It's safe to say that pretty much every person has at one time thought one thing, yet said another thing in any given situation. This seems to ring especially true when it comes to marriage. Past studies have suggested that spouses often overestimate their chance of marital success. And now, a study out of Florida State University seems to back up these findings.
In the study, researchers asked 135 married couples to complete a questionnaire about how satisfied they are in their marriage. Researchers followed these couples through the first four years of their marriage. This was a way to assess their conscious beliefs about marriage. Then, they also performed specific tests to measure each individual's gut-level feelings about the marriage. The tests included measuring reaction times to certain words after they were shown a photo of their spouse.
The study found that unconscious feelings may be better predictors of future happiness in the marriage, compared to the conscious feelings expressed in the questionnaire.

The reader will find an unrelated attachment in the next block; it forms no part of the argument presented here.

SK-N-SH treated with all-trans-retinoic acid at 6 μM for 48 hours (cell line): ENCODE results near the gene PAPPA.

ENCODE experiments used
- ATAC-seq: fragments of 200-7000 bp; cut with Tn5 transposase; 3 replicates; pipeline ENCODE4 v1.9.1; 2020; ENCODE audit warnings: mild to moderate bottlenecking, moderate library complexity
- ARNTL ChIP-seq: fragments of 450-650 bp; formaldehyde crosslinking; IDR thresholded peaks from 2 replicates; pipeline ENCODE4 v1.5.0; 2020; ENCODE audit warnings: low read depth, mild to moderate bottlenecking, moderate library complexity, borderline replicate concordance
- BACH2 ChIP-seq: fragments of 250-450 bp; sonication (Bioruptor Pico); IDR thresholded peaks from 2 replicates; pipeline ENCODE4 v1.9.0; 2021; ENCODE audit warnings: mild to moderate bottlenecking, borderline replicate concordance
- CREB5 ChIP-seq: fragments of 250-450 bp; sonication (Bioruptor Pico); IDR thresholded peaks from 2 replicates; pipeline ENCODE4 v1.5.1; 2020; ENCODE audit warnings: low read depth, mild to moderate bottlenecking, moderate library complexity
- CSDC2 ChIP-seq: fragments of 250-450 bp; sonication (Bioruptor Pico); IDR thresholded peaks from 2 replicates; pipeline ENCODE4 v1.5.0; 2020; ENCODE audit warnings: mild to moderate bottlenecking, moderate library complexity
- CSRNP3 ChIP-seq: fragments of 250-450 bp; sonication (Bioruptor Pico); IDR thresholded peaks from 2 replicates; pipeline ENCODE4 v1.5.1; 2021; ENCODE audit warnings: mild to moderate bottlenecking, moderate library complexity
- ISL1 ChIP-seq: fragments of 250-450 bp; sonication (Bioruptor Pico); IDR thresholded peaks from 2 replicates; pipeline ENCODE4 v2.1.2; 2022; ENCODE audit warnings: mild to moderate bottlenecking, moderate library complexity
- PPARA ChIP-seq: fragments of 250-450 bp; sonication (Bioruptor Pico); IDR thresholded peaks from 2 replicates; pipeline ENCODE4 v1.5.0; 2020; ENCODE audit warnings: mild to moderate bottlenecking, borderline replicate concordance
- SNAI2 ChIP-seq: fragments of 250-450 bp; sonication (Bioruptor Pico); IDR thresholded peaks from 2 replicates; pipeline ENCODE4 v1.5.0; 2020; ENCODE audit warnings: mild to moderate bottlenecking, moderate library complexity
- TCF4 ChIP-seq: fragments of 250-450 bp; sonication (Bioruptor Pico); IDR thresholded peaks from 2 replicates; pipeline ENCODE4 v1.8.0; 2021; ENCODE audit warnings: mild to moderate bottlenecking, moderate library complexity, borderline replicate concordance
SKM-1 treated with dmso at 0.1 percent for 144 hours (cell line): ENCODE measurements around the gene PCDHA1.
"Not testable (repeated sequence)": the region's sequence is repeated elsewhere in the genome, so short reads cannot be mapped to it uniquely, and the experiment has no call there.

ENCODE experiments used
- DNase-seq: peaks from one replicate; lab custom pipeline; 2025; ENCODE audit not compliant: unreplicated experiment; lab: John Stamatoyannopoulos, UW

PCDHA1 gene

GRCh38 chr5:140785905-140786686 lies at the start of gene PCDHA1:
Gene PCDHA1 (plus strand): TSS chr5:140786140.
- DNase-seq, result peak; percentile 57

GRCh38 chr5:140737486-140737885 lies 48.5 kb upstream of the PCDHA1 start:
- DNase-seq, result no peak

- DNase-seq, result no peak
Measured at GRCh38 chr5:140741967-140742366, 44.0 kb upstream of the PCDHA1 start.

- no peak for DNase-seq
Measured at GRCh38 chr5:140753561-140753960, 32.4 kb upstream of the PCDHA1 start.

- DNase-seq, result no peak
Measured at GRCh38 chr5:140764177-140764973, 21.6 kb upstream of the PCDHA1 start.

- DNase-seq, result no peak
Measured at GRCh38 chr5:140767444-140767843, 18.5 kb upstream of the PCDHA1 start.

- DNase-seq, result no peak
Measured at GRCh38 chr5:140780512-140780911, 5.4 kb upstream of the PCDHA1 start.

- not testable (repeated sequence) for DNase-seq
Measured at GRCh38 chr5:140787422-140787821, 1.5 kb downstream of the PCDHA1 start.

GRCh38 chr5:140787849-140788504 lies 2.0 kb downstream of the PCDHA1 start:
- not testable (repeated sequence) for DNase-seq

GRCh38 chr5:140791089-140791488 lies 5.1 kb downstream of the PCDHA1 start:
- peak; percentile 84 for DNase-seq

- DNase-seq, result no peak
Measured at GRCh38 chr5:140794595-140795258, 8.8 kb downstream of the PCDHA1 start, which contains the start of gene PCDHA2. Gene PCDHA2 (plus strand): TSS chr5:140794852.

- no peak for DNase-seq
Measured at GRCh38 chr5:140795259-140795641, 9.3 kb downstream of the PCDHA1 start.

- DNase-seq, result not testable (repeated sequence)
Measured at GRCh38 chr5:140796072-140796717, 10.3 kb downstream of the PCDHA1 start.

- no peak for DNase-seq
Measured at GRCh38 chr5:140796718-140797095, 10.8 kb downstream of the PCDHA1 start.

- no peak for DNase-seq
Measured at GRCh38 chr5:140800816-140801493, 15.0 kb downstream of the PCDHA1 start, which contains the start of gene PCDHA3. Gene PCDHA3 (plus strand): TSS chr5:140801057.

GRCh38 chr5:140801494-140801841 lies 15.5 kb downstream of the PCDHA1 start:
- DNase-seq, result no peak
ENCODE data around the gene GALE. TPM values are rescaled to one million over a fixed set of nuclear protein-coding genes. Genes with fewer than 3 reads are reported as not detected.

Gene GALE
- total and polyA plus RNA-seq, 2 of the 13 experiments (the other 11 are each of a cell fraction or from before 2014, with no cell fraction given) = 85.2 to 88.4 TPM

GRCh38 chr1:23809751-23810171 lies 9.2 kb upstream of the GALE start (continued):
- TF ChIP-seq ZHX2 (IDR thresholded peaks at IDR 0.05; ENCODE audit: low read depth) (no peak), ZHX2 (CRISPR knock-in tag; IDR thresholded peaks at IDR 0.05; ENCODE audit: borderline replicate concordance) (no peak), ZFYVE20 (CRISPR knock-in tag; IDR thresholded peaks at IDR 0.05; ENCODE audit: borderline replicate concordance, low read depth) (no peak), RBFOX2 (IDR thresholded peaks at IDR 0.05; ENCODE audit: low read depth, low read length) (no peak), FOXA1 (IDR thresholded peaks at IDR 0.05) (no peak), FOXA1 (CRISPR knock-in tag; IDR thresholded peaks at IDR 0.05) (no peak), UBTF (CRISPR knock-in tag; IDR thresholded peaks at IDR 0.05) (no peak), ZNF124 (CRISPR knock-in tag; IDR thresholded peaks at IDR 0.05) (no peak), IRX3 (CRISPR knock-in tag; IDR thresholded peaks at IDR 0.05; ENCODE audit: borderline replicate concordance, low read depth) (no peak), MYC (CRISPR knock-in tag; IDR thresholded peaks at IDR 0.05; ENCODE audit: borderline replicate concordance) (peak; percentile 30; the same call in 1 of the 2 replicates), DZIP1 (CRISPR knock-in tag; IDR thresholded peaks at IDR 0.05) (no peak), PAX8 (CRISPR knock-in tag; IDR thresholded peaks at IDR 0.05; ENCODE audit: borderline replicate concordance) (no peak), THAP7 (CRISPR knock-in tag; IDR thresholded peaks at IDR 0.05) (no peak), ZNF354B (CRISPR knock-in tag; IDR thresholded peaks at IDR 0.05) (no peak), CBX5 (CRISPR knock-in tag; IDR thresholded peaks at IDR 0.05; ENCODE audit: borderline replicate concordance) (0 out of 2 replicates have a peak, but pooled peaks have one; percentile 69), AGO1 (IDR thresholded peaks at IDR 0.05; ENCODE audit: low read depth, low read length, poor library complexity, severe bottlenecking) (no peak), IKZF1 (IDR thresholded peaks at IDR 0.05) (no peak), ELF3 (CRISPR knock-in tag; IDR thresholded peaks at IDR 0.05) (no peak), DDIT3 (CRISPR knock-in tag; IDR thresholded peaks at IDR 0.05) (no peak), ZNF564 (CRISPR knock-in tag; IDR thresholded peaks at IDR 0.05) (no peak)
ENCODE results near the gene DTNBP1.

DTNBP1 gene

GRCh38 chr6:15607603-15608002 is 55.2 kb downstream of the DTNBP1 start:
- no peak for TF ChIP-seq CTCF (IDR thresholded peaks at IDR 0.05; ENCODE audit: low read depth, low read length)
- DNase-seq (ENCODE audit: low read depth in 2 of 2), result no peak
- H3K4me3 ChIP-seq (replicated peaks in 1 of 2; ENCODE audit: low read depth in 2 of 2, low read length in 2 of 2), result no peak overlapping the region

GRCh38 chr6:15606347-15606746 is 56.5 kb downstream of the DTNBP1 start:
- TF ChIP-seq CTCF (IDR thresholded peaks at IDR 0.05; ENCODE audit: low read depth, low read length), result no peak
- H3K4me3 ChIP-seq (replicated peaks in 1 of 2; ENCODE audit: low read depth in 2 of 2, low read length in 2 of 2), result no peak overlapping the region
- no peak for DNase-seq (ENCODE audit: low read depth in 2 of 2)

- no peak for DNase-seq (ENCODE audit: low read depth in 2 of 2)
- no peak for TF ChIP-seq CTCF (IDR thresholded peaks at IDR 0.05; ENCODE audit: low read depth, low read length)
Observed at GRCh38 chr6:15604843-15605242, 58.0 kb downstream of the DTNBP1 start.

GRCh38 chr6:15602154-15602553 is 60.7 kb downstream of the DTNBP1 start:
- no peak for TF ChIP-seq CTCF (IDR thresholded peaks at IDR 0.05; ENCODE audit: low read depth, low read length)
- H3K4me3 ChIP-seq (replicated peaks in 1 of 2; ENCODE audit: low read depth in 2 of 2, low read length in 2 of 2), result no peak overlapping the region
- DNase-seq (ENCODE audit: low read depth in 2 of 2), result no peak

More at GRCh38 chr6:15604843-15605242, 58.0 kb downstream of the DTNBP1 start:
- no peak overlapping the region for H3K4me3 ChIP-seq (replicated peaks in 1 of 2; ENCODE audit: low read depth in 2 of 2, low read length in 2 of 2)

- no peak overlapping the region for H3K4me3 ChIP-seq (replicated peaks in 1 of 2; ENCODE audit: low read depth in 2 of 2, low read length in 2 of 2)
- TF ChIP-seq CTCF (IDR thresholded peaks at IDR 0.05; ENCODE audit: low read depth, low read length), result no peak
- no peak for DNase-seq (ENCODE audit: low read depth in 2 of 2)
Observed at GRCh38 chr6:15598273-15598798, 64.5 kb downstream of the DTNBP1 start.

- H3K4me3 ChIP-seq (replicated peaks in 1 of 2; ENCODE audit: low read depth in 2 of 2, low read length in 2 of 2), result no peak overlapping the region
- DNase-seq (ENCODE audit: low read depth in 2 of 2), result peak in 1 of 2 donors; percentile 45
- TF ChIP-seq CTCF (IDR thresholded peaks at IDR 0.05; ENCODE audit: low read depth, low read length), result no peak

One psychologist points out that being aware of these underlying feelings may prevent individuals from getting into unhappy marriages in the first place. Similarly, it may help those who are already in a marriage, if they are motivated to fix problems.
While tuning into these gut feelings may help save a marriage, it may also help resolve perpetual problems through divorce. When an individual is finally able to come to terms with their true feelings about their marriage, they may be more willing to take the needed steps toward a happier future.
Source: Quartz, “Your unconscious is a better predictor of marital success than what you say,” Annabel Bligh, Nov. 30, 2013